The Finger Lakes Institute Community Outreach and Public Service Program recently received a 2010 Special Projects Grant from the Ontario County Water Resources Council to coordinate the “Service through Science: Engaging the Public in Environmental Stewardship,” a program that pairs public lectures with stewardship activities within Ontario County.
“Service through Science” recruits community members of all ages, skills, and experiences to serve as stewards of Ontario County’s natural environment. Through a series of educational outreach and environmental stewardship activities, new stewards participate in hands-on, field-based service programs that contribute to the protection and improvement of the county’s natural resources. While the educational outreach component of this program frames a critical awareness about the scientific considerations to natural resource protection, it is the field-based service programs that build residents confidence in, and sensitivity for, environmental quality of Ontario County.
“I created this program to offer not only the knowledge but also the understanding and life experiences to be better stewards of the Finger Lakes,” says Sarah Meyer, community outreach coordinator at the Finger Lakes Institute. “I am trying to entice all types of learners, of all ages, to express their values through practice. I’d like to inspire our regional community members become active stewards of our surroundings.”
Meyer has coordinated multiple Service through Science lectures and stewardship projects throughout 2010, all of which are free and open to the public and provide transportation and refreshments to stewards. Presenters have included Jim Engel of White Oak Nursery speaking on preserving the biodiversity of the Finger Lakes and managing the Kashong Conservation Area, recently acquired by the Town of Geneva, in a way that promotes the growth of native trees and shrubs and balanced habitat for birds, insects, and other wildlife. A stewardship project to control invasive and planting native species at the Kashong Conservation Area is tentatively planned for the fall.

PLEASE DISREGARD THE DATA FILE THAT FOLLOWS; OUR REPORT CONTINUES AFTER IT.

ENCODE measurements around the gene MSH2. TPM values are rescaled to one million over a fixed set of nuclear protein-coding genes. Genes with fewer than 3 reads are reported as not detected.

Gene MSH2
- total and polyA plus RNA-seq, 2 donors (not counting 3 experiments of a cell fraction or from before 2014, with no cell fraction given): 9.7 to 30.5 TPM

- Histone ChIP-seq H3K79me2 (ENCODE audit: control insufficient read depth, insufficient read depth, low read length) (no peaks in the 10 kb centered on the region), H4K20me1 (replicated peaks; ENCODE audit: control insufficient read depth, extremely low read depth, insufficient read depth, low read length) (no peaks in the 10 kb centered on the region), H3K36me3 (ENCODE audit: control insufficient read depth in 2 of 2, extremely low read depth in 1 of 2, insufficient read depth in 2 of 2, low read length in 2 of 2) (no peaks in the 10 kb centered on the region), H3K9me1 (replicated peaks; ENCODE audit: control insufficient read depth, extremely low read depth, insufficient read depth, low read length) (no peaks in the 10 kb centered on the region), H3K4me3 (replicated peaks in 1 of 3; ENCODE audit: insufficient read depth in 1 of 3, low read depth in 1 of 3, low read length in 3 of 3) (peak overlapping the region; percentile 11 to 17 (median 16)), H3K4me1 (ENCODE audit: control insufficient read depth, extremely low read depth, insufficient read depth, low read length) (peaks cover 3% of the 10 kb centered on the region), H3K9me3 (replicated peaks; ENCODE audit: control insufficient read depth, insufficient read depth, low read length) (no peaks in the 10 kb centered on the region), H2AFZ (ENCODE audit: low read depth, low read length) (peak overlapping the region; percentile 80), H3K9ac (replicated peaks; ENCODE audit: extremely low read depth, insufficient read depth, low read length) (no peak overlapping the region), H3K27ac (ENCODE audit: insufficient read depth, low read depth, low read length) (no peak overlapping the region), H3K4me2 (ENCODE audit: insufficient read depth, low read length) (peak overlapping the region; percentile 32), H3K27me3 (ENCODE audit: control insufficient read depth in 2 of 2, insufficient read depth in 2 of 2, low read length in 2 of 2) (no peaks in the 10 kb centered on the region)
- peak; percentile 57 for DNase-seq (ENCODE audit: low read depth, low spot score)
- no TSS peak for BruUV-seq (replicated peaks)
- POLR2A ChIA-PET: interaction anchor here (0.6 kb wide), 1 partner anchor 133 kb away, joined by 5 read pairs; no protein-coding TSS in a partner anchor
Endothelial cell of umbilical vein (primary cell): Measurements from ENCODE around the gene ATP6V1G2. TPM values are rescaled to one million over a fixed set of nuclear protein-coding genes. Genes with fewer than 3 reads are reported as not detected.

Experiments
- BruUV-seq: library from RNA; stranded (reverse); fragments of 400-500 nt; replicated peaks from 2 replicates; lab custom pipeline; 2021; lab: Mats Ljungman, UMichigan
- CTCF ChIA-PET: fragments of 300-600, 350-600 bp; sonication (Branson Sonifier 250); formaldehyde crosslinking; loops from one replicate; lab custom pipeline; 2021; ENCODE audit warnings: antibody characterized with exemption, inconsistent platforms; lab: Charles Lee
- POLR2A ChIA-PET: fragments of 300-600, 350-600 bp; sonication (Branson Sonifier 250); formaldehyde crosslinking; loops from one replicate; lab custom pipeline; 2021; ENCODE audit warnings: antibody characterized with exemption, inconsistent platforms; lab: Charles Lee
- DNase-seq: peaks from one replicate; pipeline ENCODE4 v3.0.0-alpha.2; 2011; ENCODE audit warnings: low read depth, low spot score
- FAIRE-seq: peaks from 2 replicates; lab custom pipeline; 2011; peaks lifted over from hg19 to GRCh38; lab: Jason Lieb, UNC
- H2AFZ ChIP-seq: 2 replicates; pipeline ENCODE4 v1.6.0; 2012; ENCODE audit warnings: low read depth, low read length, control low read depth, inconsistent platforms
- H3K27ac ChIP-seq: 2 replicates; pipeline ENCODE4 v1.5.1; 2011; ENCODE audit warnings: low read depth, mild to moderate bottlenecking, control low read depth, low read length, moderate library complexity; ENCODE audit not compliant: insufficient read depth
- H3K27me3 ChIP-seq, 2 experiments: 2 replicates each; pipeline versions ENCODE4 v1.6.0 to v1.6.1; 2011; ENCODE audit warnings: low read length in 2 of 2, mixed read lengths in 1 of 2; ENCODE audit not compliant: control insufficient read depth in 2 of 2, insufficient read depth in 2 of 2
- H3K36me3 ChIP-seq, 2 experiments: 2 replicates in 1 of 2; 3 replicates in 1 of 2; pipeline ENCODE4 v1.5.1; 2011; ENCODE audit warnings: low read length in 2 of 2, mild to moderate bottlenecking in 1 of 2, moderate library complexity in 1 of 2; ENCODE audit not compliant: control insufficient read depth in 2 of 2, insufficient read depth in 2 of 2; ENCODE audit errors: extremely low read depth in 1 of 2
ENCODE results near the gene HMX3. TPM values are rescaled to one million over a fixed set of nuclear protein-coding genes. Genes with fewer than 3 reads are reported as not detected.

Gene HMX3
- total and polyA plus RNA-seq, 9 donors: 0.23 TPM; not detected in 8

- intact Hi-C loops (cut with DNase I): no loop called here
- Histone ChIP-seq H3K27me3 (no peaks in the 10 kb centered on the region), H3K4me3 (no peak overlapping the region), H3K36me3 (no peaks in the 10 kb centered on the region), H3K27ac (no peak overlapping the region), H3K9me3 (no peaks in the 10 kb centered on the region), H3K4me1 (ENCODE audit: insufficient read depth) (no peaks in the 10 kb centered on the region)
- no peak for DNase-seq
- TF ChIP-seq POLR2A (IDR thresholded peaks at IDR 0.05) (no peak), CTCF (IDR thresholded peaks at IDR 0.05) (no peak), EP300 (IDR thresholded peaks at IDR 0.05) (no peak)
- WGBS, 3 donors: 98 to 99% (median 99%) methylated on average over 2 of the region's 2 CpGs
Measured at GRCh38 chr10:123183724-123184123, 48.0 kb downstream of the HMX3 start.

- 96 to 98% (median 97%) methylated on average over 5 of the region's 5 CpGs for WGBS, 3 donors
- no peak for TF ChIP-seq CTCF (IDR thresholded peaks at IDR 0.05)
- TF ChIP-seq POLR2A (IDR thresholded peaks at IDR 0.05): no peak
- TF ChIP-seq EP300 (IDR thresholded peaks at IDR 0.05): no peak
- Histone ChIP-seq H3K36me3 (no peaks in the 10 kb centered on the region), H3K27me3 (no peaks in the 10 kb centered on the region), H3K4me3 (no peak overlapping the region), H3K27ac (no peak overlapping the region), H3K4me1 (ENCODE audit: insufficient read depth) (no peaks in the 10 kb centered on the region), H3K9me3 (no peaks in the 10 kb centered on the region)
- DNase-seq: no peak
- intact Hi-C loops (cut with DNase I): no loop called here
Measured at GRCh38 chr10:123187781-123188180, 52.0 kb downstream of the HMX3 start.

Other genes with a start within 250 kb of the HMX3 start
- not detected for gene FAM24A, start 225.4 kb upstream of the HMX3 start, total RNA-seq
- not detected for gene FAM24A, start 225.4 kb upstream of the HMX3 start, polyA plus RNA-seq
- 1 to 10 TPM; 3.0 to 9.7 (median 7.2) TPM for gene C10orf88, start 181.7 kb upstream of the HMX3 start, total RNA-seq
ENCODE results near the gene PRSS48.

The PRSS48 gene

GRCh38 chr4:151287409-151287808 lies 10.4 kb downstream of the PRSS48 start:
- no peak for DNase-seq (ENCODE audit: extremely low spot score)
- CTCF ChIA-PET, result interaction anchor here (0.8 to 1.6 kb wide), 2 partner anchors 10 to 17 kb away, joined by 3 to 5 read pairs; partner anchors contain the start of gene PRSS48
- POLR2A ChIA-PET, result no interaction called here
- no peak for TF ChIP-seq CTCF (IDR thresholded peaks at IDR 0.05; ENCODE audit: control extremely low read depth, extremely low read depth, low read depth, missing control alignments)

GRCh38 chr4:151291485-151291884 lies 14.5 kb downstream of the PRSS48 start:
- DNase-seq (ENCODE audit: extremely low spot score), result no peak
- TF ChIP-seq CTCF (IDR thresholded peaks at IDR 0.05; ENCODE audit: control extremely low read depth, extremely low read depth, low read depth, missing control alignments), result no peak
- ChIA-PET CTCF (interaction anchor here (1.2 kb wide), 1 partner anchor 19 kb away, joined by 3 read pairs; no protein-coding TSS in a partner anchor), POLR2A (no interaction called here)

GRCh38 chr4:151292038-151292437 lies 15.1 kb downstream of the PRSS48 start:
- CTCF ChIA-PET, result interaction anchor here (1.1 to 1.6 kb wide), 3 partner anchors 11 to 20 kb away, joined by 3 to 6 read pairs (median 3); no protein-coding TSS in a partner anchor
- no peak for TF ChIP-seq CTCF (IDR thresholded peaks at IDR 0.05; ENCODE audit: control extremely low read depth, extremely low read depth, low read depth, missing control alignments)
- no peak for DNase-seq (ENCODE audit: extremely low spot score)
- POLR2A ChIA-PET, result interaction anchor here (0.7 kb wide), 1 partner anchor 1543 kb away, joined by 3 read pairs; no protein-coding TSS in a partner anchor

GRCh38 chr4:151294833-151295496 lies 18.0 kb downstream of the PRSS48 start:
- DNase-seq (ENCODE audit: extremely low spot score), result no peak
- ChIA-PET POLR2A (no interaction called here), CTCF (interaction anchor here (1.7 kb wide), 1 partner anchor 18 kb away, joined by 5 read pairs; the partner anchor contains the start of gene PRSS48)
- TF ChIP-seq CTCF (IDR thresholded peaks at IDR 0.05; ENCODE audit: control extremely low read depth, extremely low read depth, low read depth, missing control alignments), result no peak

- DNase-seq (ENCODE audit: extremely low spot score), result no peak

On April 24, students from Hobart and William Smith Colleges collected trash from the roadside of West Lake Rd. along Honeoye Lake as part of the Annual Honeoye Valley Cleanup Day. The following day, members of the HWS Greens House prepared the FLI’s Demonstration Rain Garden, a storm water best management practice, and yard by deadheading plants, turning over soil, spreading mulch, and removing dead branches from the forested back yard.
Other Service through Science Stewardship projects include the creation of an Erosion Control Garden on Sandy Bottom Beach in Honeoye, N.Y. , and a Seneca Lake Beach Cleanup, scheduled for Sept. 25.
The Finger Lakes Institute continues to seek partner organizations in Ontario County having a need for volunteers and the ability to host a stewardship service volunteer site, which may include a beach cleanup, water monitoring, invasive species hand-pulling event, tree planting, trail construction, community garden, etc. Please contact Meyer at email@example.com to propose an Ontario County stewardship service activity and potential educational program.
To stay informed of upcoming Service through Science Lectures and Stewardship Projects, join the FLI’s mailing list at http://fli.hws.edu/MailingList.asp .